8

Advertisements

The Bruny Island House of Whisky

Posted by: Nick

Nick and neck

Nick at the Neck: obligatory photo when on Bruny

My home state of Tasmania is rather famous for its natural beauty. From untouched beaches to spectacular mountains, there are some incredible sights to see. Tasmania is also rather famous for being small – however, small is a relative term. It takes the best part of a day to drive from one end of the state to the other and then all you’d see is the boring Midlands Highway (no offence Tunbridge, but you are unquestionably dull).

If you want to see Tasmania in microcosm, the place to do so is Bruny Island in the State’s south. Spanning only 50-odd km north to south, most of the island can be explored in a well-organised long weekend. On such a weekend you will be able to see all that Tasmania is famous for: picturesque coastline, unspoiled wilderness, classy wineries, boutique cheese factories and amazing seafood restaurants. Most importantly however, you will also find a stunning range of locally produced whisky.

Scenic lighthouse

Which Tasmanian whiskies do I refer to? Simple. All of them.

Whisky Waffle at the House of Whisky

If you ever find yourself anywhere near the vicinity, a trip to the Bruny Island House of Whisky is a must. The range of Tassie drams, from the everyday to the ‘impossible-to-find-anywhere-ever’ is astonishing. The knowledge and passion of owner Lee, his family, and his staff is spellbinding. And the choice of just four drams to include in your personal flight is almost too hard. But not so hard I didn’t manage it.

I began with a rare Lark Distillers Edition. For those who haven’t picked up on it, I am of the belief that there is possibly not a more perfect whisky in the world than a Lark Distillers. Although I have to say, the others did their best to challenge this theory. Next was a dram of the Mackey Single Malt, one of Tassie’s new kids on the block in terms of recent releases. Trying this got me well and truly excited to see what is in store for the future of the distillery. Perhaps Whisky Waffle will have to call in there soon.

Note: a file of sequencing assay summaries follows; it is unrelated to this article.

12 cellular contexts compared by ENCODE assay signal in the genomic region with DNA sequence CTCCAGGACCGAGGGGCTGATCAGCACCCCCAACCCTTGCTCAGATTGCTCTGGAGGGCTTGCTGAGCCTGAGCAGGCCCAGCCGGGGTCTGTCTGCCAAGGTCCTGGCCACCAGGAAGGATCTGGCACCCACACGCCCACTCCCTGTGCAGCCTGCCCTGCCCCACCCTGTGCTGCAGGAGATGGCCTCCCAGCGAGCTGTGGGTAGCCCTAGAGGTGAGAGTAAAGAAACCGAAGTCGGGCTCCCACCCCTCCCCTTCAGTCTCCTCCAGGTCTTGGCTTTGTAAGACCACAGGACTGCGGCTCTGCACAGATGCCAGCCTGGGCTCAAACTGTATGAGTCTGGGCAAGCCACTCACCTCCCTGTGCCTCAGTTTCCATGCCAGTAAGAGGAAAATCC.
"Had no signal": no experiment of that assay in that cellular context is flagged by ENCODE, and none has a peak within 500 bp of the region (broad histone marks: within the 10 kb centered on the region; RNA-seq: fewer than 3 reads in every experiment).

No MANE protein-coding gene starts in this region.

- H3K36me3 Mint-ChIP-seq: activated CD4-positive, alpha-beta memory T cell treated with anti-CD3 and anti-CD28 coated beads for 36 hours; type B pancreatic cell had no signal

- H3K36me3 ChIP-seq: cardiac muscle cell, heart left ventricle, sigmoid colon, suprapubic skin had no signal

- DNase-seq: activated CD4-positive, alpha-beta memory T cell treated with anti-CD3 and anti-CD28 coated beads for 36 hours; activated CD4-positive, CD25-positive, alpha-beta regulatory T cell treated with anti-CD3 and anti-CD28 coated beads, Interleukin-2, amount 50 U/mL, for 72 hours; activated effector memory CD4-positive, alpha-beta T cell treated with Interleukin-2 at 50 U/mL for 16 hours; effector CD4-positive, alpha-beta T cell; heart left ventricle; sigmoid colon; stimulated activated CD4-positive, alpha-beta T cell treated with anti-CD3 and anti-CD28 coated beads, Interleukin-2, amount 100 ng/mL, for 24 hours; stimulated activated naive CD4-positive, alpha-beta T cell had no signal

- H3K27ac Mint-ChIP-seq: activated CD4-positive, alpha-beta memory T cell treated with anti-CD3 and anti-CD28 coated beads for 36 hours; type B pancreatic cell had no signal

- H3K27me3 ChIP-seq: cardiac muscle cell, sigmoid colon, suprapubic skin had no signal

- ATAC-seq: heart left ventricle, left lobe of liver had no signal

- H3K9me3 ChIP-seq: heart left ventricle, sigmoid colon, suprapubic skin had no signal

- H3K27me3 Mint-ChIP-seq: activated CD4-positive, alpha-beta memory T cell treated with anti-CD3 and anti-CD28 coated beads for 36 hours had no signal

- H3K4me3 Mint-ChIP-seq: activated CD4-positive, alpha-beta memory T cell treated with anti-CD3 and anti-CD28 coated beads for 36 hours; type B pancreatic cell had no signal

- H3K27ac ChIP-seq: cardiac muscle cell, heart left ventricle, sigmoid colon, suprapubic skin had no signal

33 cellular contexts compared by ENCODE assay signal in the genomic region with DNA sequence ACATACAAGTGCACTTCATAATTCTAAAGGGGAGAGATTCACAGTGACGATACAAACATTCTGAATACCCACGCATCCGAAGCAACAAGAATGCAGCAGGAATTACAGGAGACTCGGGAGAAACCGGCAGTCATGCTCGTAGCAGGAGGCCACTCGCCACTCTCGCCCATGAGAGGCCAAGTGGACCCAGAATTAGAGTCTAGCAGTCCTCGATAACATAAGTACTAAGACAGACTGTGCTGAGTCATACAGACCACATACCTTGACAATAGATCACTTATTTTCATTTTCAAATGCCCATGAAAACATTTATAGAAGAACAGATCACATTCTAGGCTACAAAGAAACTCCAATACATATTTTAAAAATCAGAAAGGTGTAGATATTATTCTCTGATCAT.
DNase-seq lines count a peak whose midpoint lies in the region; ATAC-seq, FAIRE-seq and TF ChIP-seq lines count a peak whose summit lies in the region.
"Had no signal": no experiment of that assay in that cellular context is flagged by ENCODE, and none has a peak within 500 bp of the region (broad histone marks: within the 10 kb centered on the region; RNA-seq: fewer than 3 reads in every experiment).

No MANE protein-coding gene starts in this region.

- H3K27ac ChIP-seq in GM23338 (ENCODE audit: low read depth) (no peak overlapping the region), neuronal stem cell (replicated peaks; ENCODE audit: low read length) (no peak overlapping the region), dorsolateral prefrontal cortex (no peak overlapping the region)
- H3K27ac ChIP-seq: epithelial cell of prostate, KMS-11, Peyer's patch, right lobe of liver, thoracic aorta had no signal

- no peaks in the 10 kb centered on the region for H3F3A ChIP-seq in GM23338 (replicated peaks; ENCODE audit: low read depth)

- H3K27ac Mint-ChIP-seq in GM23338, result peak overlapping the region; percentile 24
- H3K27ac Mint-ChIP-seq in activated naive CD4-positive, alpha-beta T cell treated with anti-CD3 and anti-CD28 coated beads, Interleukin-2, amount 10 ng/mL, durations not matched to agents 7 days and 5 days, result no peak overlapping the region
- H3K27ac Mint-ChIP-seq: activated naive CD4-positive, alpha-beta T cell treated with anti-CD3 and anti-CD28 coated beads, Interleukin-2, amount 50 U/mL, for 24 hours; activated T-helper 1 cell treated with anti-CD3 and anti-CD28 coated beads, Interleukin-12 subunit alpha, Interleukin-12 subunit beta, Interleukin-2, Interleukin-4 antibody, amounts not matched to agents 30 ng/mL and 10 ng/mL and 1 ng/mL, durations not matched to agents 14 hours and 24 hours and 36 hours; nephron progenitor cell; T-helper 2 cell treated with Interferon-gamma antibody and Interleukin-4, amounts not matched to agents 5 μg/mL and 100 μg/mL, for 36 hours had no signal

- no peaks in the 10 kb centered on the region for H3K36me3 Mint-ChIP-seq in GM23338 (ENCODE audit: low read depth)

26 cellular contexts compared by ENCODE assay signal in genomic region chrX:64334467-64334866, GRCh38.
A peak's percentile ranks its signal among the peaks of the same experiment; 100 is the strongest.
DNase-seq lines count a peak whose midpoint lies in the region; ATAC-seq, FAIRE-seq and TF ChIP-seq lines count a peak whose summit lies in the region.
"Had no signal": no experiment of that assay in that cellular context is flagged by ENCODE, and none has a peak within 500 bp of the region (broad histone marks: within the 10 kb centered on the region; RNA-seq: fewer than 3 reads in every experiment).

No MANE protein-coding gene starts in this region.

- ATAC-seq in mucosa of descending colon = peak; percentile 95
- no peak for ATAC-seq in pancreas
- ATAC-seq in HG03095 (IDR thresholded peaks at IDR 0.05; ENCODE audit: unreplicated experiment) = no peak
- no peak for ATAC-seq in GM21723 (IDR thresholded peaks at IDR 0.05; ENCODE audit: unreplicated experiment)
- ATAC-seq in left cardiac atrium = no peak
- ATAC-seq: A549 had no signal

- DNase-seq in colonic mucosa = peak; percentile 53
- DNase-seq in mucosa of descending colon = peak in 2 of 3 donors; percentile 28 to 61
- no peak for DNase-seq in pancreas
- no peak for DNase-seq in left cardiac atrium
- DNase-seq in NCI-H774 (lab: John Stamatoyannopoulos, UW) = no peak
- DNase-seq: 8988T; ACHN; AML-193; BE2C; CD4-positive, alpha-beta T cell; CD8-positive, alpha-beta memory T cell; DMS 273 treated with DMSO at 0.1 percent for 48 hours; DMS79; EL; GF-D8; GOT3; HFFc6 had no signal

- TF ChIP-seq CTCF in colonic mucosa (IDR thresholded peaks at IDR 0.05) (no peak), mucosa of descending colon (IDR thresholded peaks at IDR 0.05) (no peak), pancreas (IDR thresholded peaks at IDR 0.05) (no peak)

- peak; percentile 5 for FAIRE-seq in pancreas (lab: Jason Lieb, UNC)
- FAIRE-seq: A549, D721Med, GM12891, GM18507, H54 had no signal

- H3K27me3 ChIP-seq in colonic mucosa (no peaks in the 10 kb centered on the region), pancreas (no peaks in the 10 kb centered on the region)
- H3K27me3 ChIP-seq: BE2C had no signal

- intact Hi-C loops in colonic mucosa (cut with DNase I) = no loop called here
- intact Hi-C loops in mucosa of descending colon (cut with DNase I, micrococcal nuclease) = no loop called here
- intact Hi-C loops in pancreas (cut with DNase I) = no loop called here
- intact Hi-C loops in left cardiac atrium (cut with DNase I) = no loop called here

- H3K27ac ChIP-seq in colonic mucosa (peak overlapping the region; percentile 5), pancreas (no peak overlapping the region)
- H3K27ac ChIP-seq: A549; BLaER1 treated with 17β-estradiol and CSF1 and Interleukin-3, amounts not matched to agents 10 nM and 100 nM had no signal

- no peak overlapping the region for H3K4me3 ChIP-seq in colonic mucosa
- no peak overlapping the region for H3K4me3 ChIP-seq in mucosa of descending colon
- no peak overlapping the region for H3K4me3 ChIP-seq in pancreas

My Flight

My flight, and Lee’s hair

Next I returned to Lark for a cask strength: this one aged in ex-bourbon barrels, a maturation process I hadn’t tried from Lark before, and it was everything I hoped it would be. Finally, I finished it off with another strong contender for best Tasmanian whisky – heck – best whisky full stop: the Overeem Port Cask cask strength. I rarely get a chance to try this one and loved every morsel in the glass.

To conclude my tasting Lee allowed me a discounted price to try the mysterious ‘Exile’: a cask strength dynamo with a past connected to both Lark and Sullivans Cove, but mostly shrouded in secrecy. It also blew me away – another strong contender for best of the day.

Whisky Wall

This is the smallest of multiple whisky walls…

I left the House of Whisky buzzing – partly because of all the cask strength I’d just knocked back, but mostly because of the warm, welcoming and friendly atmosphere and the enjoyable conversation I had found inside. I was also tempted to march straight back in and try all the wonderful drops I had missed off my flight, such as the powerful Heartwood and the fascinating Trappers Hut. Sadly I had a ferry to catch and needed to leave the tiny model of Tasmania and return to the full-scale version. I think that it’s safe to say that I’ll be back sooner rather than later and once more enjoy the charms (and drams) of island life.